In a press conference, Governor Cuomo announced his plan to re-open New York and discussed what a new normal could look like. He said this plan will come in phases and will be based on region. Governor Cuomo says the phases will be as follows: Cuomo said based on recommendations from the CDC, once a region experiences a 14-day decline in hospitalizations due to the virus, they can begin to re-open. “Phase one will include opening construction and manufacturing functions with low risk.Phase two will open certain industries based on priority and risk level. Businesses considered “more essential” with inherent low risks of infection in the workplace and to customers will be prioritized, followed by other businesses considered “less essential” or those that present a higher risk of infection spread. As the infection rate declines, the pace of reopening businesses will be increased.The region must not open attractions or businesses that would draw a large number of visitors from outside the local area.There will be two weeks in between each phase to monitor the effects of the re-opening and ensure hospitalization and infection rates are not increasing.This plan will be implemented with multi-state coordination, especially in downstate New York. The plan will also coordinate the opening of transportation systems, parks, schools, beaches and businesses with special attention on summer activities for downstate, public housing and low-income communities, food banks and child care.The phased re-opening will also be based on individual business and industry plans that include new measures to protect employees and consumers, make the physical workspace safer and implement processes that lower risk of infection in the business. The state is consulting with local leaders in each region and industry to formulate these plans.” (WBNG) — Governor Andrew Cuomo announced a phased plan to re-open the state on Sunday. Additionally, he said the state is closely monitoring the results of the antibody tests, hospitalization rates, and infection rates, and will make adjustments to the plan accordingly. For more coronavirus coverage, click here.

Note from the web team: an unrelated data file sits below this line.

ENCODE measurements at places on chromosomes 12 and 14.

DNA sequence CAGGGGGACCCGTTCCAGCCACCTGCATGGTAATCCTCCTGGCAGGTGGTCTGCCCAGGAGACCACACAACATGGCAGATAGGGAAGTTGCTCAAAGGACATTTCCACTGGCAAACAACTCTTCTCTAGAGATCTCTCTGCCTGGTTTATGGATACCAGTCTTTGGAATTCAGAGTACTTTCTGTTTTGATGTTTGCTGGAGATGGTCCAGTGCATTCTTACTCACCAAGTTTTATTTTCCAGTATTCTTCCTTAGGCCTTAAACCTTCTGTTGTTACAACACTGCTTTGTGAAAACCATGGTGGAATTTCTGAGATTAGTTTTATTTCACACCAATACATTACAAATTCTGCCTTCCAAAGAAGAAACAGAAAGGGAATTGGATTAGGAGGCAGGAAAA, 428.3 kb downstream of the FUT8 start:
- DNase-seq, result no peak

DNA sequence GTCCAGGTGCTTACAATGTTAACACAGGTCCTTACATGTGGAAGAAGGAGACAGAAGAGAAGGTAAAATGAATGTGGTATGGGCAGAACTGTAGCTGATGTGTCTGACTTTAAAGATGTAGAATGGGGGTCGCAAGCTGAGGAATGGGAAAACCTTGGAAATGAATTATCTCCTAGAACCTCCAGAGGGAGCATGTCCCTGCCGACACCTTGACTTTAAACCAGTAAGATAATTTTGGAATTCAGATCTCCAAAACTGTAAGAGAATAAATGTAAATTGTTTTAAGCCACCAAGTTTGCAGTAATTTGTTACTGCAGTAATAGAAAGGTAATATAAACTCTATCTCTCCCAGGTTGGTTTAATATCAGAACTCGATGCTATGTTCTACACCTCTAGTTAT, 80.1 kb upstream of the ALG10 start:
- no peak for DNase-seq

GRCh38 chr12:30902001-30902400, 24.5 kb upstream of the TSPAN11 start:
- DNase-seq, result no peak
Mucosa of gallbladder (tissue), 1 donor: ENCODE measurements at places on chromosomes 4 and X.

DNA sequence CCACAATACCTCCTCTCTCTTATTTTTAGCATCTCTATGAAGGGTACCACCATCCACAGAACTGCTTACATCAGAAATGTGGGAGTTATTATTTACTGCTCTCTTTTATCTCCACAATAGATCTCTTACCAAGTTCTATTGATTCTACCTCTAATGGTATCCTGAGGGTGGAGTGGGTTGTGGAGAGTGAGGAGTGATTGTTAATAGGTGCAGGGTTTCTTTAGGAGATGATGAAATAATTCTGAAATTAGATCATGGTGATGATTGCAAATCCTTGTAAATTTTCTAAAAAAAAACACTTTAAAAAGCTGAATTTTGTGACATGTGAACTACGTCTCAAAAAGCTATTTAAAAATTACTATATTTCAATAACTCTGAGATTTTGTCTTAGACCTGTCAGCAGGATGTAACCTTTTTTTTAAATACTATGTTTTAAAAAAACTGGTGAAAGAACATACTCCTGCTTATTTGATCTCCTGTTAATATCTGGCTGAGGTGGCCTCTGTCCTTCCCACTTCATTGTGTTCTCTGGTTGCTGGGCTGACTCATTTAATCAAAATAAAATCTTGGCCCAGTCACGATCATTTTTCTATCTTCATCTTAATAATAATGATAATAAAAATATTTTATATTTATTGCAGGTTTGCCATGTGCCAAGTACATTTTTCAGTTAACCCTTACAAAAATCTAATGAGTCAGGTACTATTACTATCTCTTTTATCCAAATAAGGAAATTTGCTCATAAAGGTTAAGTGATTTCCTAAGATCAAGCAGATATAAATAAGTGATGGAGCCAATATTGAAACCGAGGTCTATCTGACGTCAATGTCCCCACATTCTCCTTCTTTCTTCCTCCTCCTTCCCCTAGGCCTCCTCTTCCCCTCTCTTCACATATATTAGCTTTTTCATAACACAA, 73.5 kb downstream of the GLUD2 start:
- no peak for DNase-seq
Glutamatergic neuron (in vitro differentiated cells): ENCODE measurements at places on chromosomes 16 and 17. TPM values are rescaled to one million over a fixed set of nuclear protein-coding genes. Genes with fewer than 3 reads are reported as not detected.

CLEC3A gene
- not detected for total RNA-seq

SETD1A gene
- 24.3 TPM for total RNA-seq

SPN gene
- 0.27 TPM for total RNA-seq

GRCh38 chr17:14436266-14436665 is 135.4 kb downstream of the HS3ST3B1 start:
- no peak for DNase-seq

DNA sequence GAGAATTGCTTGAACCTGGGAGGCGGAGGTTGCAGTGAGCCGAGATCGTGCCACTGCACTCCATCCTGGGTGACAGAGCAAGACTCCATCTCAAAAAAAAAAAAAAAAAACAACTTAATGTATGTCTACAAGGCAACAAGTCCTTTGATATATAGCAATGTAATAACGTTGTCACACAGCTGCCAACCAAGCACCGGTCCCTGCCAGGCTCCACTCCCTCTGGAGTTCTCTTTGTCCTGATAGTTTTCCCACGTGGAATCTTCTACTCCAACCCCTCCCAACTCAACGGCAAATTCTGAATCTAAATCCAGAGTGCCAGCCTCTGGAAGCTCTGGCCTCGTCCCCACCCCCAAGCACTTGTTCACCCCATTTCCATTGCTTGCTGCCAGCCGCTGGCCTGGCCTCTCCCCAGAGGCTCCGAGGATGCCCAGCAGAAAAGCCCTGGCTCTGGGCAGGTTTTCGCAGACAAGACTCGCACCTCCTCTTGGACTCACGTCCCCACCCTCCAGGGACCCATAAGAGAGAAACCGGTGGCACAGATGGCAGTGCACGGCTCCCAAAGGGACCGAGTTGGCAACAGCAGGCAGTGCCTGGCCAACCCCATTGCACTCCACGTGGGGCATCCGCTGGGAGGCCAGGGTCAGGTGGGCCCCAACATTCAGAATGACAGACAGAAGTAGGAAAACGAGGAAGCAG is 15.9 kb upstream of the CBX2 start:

“We were sitting on half a barrel of alcohol and a lot of essential oils which we use to craft and blend our salves and creams,” said Mastey. To stand out from the competition, they created People Grow Together, selling CBD and hemp-based products. “If we can control the quality all the way from seed to bottle, we were able to control our own future,” said co-owner Daniel Mastey. While restructuring the business wasn’t always in the plan, Mastey and Morabito have some advice for other small businesses who may be struggling during this time. It came up with the idea to create hand sanitizer. “Adaptation definitely helps. Being flexible. We’re not stuck in a box,” said the co-owners. “Being small we were really able to communicate and interact with the people we were selling to and it gave us the input to see what we could do going forward,” said Mastey. Some are being forced to close their doors temporarily, while others are restructuring their businesses, like People Grow Together based in Windsor. (WBNG) — Due to the coronavirus pandemic, small businesses everywhere are taking a hit. “That also goes along with our mission, to provide a quality product that’s needed, that helps our customers, our communities, our families,” said co-owner Morabito. Daniel Mastey and Jennifer Morabito started a hemp farm in Broome County, jumping in on the booming industry in the Southern Tier. For more information on how to contact People Grow Together and its products, click here. Sanitizer has been flying off the shelves in recent weeks, a product that wouldn’t just help People Grow Together survive, but one that would help the community. People Grow Together plans to continue production of its hand sanitizer even when the pandemic ends. When the coronavirus made its way to our area, People Grow Together was able to change its business plans. It hopes to grow within the community, working with both cities and schools.